They say if you can run two miles, you can run a 5K, if you can run a 5K, you can run a 10K, and if you can run a half-marathon, you can run a full marathon—as in 26.2 miles of fun (and two tired legs). If you've ever debated whether the full distance is for you, read these 26.2 reasons to consider giving it a shot—and letting it change your life. (See you at the start line!) 1. "Because it seems absolutely terrifying.
So you Think You Can Dance' Season 14 finalists Lex Ishimoto and Taylor Sieve shocked fans at home (at least the ones who hadn't thoroughly scoured their respective Instagrams) during Episode 14, when choreographer Mia Michaels asked if either of them had ever experienced "the kind of love that takes your breath away." They confessed that, yup, they hadâ€”with each other.
Since all runners cruise along at different paces, Underhill recommends following an effort level guide for running workouts. (Your faster or slower friends may not be right alongside you, but trust that you're all gasping for air equally once you get to Level 10!) Level 1: Slow walkLevel 2: Brisk walkLevel 3: Super slow jogLevel 4: A slow run where you feel like you're having to slow down to run with a slower paced friendLevel 5: A comfortable pace where you feel like you could run forever.
Muck Rack makes it simple to find people, tweets, or articles that mention any name, keyword, company, hashtag etc. We've compiled this guide to help you make the most of your search.
Selecting a term
Start searching tweets, articles from media outlets, articles mentioned in tweets, journalists'
names, titles and bios with some suggested searches:
Companies or Topics (e.g. iPhone, Microsoft)
Phrases (e.g. "cloud computing") — use quotes to keep the terms together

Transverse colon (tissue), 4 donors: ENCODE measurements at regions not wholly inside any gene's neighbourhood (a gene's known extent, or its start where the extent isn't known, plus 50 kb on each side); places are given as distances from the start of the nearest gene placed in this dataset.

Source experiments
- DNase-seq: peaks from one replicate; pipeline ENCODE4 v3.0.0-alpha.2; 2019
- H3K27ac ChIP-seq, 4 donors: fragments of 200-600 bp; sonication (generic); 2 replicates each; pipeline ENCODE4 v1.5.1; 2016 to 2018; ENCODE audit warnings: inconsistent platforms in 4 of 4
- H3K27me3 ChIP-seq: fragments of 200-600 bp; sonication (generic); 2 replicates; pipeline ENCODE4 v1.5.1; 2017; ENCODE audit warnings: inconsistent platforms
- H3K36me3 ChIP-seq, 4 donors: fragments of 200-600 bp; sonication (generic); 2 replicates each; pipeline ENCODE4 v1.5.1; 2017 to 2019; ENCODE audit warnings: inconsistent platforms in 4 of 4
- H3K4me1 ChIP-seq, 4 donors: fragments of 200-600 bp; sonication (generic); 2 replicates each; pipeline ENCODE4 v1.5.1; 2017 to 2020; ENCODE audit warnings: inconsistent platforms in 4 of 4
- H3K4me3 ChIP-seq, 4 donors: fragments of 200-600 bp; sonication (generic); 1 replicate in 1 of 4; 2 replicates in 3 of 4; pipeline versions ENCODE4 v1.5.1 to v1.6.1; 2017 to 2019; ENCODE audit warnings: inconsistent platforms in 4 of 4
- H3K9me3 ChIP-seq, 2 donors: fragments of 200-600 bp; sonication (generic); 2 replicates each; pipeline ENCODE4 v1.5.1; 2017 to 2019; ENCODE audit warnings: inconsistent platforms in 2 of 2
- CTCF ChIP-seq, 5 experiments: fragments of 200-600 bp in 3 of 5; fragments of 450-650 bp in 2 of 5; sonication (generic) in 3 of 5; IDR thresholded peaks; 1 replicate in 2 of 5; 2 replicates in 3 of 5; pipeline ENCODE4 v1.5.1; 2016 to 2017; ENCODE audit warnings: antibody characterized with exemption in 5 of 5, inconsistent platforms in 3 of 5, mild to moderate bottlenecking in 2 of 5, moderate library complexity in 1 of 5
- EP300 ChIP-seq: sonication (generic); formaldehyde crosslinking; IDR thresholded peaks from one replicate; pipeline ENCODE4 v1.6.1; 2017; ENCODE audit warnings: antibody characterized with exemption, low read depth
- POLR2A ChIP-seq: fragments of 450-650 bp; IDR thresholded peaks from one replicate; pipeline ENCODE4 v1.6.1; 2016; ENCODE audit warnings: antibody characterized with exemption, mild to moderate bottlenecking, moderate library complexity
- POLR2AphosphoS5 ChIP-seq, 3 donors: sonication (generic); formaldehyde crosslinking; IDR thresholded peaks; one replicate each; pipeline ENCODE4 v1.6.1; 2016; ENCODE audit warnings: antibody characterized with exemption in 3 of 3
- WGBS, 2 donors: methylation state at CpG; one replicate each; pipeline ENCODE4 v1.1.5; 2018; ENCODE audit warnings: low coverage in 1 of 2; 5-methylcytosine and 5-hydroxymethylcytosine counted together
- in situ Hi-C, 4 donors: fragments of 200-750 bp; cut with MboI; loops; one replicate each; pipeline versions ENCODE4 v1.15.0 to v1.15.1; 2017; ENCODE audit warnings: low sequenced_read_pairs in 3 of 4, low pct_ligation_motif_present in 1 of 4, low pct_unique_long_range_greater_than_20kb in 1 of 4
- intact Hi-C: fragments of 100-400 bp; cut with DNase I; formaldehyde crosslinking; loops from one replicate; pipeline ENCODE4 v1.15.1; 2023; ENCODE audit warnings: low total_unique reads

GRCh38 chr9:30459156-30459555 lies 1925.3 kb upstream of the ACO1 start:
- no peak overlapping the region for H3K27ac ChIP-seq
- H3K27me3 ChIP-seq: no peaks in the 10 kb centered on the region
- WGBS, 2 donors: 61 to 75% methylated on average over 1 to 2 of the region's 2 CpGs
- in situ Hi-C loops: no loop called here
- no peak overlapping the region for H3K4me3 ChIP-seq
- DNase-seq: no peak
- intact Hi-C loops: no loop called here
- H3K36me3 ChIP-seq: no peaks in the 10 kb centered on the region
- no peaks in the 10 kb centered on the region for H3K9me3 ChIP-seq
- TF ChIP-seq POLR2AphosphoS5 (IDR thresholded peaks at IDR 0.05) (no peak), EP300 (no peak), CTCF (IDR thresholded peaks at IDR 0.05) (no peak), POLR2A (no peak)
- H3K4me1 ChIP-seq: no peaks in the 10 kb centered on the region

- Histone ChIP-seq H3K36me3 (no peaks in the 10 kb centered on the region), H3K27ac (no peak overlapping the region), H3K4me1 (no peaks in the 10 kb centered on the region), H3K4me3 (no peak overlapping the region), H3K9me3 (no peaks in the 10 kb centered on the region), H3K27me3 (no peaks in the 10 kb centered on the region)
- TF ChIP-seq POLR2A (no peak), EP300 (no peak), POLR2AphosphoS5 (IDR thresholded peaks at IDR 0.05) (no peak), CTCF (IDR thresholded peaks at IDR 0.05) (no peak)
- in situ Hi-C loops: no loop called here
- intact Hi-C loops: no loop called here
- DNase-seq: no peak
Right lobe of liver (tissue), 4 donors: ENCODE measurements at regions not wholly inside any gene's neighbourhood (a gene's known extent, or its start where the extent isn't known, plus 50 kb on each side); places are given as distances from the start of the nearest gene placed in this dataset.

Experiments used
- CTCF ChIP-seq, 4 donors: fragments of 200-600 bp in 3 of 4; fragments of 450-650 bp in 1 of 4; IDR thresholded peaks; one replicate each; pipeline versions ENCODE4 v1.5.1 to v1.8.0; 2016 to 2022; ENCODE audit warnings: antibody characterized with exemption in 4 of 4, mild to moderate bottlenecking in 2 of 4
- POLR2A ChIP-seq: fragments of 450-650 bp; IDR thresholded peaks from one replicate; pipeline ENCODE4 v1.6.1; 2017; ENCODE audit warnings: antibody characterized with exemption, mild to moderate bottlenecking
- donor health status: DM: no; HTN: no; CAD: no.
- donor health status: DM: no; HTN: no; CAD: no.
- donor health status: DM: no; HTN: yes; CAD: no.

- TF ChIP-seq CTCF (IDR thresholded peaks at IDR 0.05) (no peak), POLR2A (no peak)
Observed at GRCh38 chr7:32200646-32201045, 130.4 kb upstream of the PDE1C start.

Twitter handles (e.g. @username) — returns those who have mentioned or replied to
Names (e.g. "David Pogue")
Hashtags (e.g. #sxsw, #london2012)
Bio details (e.g. vegan, Olympics, father)
Muck Rack's Advanced Search allows for many boolean operators.
Find results that mention multiple specified terms, use AND or
+. For example, ensure each result contains both Elon Musk and Mark Zuckerberg by
searching Musk AND Zuckerberg or Musk + Zuckerberg.
Use the operators OR or , to broaden your search when you'd like either of
multiple terms to appear in results. (This is the default behavior of our search when no operators
are used). For example, results will contain either cake or cookie by searching cake OR cookie or cake,cookie
Use NOT or - to subtract results from your search. For
example, searching Disney will yield results about the Walt Disney Company as well as Walt Disney
World Resort. To exclude mentions of Disney World, search for Disney -World or Disney
When using one of these operators with a phrase, enclose it in quotation marks. For example, you can
find results about smartphones excluding Apple's iPhone 4S by searching smartphone -"iPhone
Exact case matching or punctuation
If you're searching for a brand name or keyword that relies on specific punctuation marks or capitalization, you can
find results that match your exact query by adding matchcase: before the keyword you're searching for, like matchcase:E*TRADE .
Use parentheses to separate multiple
boolean phrases. For example, to find journalists talking about having fun in Disney World or
Disneyland, search for ("disney world" OR disneyland) AND fun.
An asterisk can be used to search for any variation of a root word truncated by the asterisk. For example, searching for admin* will return results for administrator, administration, administer, administered, etc.
A near operator is an AND operator where you can control the distance between the words. You can vary the distance the near operation uses by adding a forward slash and number (between 0-99) such as strawberries NEAR/10 "whipped cream", which means the strawberries must exist within 10 words of "whipped cream".